Big government does too much, badly
Around the country there have been calls to raise the minimum wage, to impose strict regulations on our businesses and to forcibly adopt a health care system that nationalizes one-sixth of our economy.
The intended role of the federal government established by our Founding Fathers was to protect the rights of all Americans. Nowhere in our Constitution is there a clause that mandates government to act as an employer, a health care provider or a charity—nor should it. However, over the years the role of government has shifted from protecting rights to selectively distributing them. This, in turn, has spawned a host of redistributionist policies that have been thrust upon the public as commandments. Many people are beginning to wonder why they are being forced to pay for their neighbors.
This big-government-fixes-all mentality—the view that government can and should be responsible for solving the ills of society—is the cause of the many failures behind national policy initiatives, no matter how well-intentioned they may seem.
Our nation’s education system is a perfect example of the nanny state mentality that encapsulates today’s policy decisions. Americans were told students would graduate from school “career-ready,” yet the result has been students who can barely compete with their international counterparts. Just last month, Secretary of Education Arne Duncan commented on the newly released results of the Program of International Student Assessment, saying “…[t]he big picture of U.S. performance on the 2012 PISA is straightforward and stark: It is a picture of educational stagnation.”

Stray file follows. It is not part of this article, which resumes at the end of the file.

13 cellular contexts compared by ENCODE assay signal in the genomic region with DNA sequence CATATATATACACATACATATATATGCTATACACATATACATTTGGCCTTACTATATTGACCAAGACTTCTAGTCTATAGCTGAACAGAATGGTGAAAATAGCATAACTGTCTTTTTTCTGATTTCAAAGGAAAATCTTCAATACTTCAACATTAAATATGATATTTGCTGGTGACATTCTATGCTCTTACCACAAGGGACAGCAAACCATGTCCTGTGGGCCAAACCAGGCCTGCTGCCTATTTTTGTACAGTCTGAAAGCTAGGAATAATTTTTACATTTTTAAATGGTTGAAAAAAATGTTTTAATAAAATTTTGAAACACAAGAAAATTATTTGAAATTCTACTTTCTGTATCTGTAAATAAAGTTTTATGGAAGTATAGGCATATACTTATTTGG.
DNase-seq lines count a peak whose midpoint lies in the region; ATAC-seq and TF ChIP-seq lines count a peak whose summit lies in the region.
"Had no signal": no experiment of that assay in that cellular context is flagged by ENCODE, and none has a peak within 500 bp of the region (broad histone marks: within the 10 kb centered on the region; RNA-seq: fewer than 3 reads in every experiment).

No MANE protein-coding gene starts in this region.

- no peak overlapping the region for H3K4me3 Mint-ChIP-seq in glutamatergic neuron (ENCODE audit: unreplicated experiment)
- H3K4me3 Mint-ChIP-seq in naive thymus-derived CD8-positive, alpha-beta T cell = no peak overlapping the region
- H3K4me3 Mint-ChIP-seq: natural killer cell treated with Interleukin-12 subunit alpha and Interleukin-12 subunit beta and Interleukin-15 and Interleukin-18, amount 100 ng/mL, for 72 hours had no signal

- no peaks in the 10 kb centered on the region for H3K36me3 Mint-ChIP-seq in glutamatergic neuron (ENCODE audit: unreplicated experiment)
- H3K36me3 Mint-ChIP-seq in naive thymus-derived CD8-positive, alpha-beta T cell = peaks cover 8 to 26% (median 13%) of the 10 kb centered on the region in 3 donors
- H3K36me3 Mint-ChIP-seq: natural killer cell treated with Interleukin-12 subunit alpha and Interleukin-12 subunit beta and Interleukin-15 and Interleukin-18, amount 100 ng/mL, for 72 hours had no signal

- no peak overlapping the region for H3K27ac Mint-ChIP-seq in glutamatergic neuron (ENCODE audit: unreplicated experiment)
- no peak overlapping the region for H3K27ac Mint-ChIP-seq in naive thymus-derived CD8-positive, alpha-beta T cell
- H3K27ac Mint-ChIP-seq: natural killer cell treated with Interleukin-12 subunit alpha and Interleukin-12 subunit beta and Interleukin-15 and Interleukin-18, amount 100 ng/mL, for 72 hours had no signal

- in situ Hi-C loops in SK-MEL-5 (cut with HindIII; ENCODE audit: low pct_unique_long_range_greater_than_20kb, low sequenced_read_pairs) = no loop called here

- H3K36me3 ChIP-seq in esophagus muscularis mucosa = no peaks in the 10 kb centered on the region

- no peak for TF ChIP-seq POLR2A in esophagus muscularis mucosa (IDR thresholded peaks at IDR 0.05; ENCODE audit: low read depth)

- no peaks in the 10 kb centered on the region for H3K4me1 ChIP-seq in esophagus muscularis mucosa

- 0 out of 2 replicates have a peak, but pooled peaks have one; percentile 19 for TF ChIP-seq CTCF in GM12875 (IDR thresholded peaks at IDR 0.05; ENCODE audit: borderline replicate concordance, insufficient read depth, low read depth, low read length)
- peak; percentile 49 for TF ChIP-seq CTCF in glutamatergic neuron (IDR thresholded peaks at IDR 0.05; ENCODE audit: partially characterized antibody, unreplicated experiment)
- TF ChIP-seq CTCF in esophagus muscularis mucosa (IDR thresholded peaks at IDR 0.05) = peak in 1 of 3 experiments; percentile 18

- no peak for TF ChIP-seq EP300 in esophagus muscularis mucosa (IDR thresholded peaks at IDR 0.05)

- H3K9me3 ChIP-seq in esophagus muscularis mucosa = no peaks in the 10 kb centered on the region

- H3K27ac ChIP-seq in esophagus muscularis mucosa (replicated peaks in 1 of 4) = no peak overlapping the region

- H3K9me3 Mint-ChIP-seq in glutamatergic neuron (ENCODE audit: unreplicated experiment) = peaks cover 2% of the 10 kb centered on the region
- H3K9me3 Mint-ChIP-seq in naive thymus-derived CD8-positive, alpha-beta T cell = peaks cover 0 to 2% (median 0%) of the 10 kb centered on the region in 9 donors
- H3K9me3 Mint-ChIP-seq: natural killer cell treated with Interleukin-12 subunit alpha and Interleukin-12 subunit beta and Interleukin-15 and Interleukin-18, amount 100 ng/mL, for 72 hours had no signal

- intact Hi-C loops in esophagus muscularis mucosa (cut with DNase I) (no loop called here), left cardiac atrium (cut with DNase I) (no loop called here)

Our students are not the only victims of nanny state national policy. The incredibly unpopular Affordable Care Act, President Obama’s signature legislation, is hardly an affordable alternative to what the private market had to offer. The resulting legislation has forced employers to make painful decisions: either scale down their workforces or risk going out of business due to the overwhelming fees and taxes forced upon them.
Worse, Obamacare has forced millions of Americans to accept higher premiums and more expensive health care, with some facing premium increases of nearly 40 percent. Time will tell if the ACA makes health care more affordable, but in the foreseeable future, it is hard to argue that broad legislation serves Americans better than private health care providers.
As the list of failing big government policies goes on, Americans continue to search for people and parties to blame. However, many are beginning to realize that a philosophy, not a party, is behind ineffective government. The record 42 percent of Americans who now identify as independents is a testament to this realization. The fight to limit big government is against a philosophy: a philosophy of nanny-state, all-encompassing government.
Surely it is not hard to see that big government is doomed to fail by its own devices. Government was not designed to operate as every sector of the economy, and its attempts to do so have been woefully inadequate. Until the nation soundly rejects the idea that government should legislate every part of life, America will continue to see government grow unchecked.
It’s time to return to the idea that a good government is a limited one that trusts its own people to live their lives peacefully and to decide for themselves what is best. Innovation, economic growth and charity flourish when people are given the ability to keep what they earn and the freedom to choose how to live.